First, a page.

Updated on 22 July 2020.
Acclaimed author Alan Lakein once said, “Failure to plan is planning to fail”. This quote has been used by plenty of other influential personalities and figures for one simple reason – it’s true!
That is why one of the best ways to protect yourself and the ones you love is by planning and preparing for tragic circumstances.
One of the most important things you should cover in this case is making sure your family is protected, especially from a financial perspective. Here are three ways you can do that:
1. Buy insurance
You need insurance. Whether it is life and disability insurance, homeowner’s insurance, auto insurance, or any other kind, you will need it.
What would happen to your finances and your family if you were suddenly disabled and unable to work? Insurance is a must-have that should be in the “can’t do without” category of your budget.
Islamic finance offers a unique type of insurance called Takaful. It is a concept whereby a group of participants mutually guarantee each other against loss or damage. In the event of loss or damage suffered, the Takaful operator will disburse the funds accordingly to its participants.
Any surplus is paid out only after the obligation of assisting the participants has been fulfilled. Through this principle, Takaful operates as a protection and profit-sharing venture between the Takaful operator and the participants.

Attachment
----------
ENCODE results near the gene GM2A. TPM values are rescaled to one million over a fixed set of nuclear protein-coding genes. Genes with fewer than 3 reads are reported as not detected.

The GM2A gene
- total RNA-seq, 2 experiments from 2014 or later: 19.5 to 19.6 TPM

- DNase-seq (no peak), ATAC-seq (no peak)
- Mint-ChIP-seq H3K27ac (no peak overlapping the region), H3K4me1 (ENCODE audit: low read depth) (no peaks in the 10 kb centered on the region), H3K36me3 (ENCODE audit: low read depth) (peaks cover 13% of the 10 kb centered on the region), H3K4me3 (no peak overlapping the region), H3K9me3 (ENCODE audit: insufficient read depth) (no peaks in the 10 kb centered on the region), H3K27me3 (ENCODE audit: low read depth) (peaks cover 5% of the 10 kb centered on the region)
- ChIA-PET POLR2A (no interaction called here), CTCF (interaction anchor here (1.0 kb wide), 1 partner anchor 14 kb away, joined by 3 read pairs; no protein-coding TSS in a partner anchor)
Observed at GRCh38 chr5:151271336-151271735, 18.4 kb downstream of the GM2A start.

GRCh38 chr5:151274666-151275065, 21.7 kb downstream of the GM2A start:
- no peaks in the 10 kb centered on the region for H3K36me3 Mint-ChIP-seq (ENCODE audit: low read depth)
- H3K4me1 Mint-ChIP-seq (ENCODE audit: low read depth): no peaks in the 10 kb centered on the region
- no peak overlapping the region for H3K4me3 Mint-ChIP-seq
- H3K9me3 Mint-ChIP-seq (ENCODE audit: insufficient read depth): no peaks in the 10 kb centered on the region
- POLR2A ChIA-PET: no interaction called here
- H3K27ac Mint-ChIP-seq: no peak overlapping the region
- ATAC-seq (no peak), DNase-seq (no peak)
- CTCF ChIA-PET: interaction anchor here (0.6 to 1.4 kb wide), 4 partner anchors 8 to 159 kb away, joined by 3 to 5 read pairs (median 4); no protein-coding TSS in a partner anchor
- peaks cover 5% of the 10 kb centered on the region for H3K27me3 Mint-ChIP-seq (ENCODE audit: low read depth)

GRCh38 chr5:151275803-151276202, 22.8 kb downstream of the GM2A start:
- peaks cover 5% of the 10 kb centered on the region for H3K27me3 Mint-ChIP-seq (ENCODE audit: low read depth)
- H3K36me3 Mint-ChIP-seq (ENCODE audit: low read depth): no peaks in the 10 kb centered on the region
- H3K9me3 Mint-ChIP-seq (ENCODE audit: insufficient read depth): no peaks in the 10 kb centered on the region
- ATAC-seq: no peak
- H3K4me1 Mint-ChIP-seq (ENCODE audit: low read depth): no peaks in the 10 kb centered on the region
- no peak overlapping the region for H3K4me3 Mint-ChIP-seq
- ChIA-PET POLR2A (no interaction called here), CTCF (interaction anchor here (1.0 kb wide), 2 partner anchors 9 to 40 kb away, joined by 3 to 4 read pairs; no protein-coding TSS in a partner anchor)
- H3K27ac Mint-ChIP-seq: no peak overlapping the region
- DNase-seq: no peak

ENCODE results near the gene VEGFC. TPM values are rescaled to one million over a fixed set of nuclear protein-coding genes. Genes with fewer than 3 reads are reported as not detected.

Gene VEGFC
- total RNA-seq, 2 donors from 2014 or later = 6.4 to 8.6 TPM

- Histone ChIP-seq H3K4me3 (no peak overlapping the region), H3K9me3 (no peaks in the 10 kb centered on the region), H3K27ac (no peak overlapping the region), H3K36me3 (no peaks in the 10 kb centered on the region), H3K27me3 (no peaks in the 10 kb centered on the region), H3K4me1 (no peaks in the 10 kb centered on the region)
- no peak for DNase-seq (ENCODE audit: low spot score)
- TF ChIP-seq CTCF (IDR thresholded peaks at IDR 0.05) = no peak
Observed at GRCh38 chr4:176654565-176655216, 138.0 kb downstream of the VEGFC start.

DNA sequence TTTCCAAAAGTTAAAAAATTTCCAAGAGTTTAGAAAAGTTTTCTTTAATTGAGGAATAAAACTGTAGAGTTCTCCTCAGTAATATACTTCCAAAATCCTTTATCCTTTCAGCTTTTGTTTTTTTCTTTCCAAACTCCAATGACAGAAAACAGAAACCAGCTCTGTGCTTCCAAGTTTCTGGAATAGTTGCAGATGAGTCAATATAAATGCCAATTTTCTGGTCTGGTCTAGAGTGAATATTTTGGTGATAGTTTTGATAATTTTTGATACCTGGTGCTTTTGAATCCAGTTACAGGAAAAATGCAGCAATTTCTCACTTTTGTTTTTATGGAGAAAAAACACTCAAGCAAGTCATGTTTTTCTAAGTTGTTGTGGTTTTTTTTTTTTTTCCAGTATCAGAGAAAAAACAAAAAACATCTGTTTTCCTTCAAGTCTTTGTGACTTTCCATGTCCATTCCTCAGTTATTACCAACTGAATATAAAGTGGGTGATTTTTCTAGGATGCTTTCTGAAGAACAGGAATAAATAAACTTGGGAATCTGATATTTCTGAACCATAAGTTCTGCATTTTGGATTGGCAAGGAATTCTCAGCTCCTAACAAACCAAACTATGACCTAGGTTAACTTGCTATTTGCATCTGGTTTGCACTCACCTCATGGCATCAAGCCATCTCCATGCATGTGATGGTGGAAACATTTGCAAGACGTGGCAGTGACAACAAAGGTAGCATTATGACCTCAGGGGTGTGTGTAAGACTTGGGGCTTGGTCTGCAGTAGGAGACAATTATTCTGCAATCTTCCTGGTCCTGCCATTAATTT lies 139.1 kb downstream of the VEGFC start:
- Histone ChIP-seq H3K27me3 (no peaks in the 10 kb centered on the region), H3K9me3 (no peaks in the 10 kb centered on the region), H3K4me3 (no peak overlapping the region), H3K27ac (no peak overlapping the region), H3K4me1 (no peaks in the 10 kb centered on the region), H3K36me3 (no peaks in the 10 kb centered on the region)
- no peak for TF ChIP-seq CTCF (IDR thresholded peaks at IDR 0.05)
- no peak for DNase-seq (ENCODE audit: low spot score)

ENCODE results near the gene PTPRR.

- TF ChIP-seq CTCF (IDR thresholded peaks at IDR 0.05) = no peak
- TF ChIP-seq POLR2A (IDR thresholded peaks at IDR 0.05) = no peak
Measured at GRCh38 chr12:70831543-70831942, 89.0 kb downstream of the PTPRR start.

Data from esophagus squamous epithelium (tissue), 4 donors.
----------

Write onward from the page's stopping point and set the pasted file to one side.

2. Make sure you have a sufficient emergency fund
This is exactly why you need to have an allocation for an emergency fund included in your monthly budget. In the past, experts suggested having three to six months of salary stashed away as sufficient, but depending on your circumstances, that might no longer be enough.
Proper planning on your budget is needed so in the case of disaster, you will at least have a safety net for you and your family.
3. Have a will sorted out
It is hard to find a more catastrophic event than your own death! A funeral or the passing away of anyone is indeed an upsetting and challenging time. Death is inevitable for everyone, and because of that, we need to prepare for it – the sooner the better.
Without a will, the distribution of inheritance could take about two to five years or even more depending on the complexity of the case. Furthermore, the value of your estates can be significantly affected if there is a financial recession. The value of time-sensitive assets like stock holdings might also depreciate by the time legal ownership is transferred to your loved ones.
However, many Malaysians overlook the importance of having a will. According to news reports in 2016, the value of unclaimed inheritance was estimated to be RM60 billion! Such inheritance, in the form of assets or money, was still waiting to be claimed by the rightful heirs.
For Muslims, the process of wealth distribution is the same as when you have a legal Wasiat (equivalent to will). Priority will be given to the provisions of your funeral expenses followed by the payment of outstanding debts including zakat, uncompleted hajj, and Nazar (solemn pledge).
After these payments have been made, the remainder of your estates is distributed among your beneficiaries according to the Faraid (Islamic inheritance law).
For non-Muslims, an Administrator must be appointed by family members. The process of wealth distribution is the same as when you have a valid will. Priority will be given to the provision of your funeral expenses.
After that, the provision shall be made to the creditors/outstanding debts. The balance of your estates will go to the beneficiaries based on existing laws.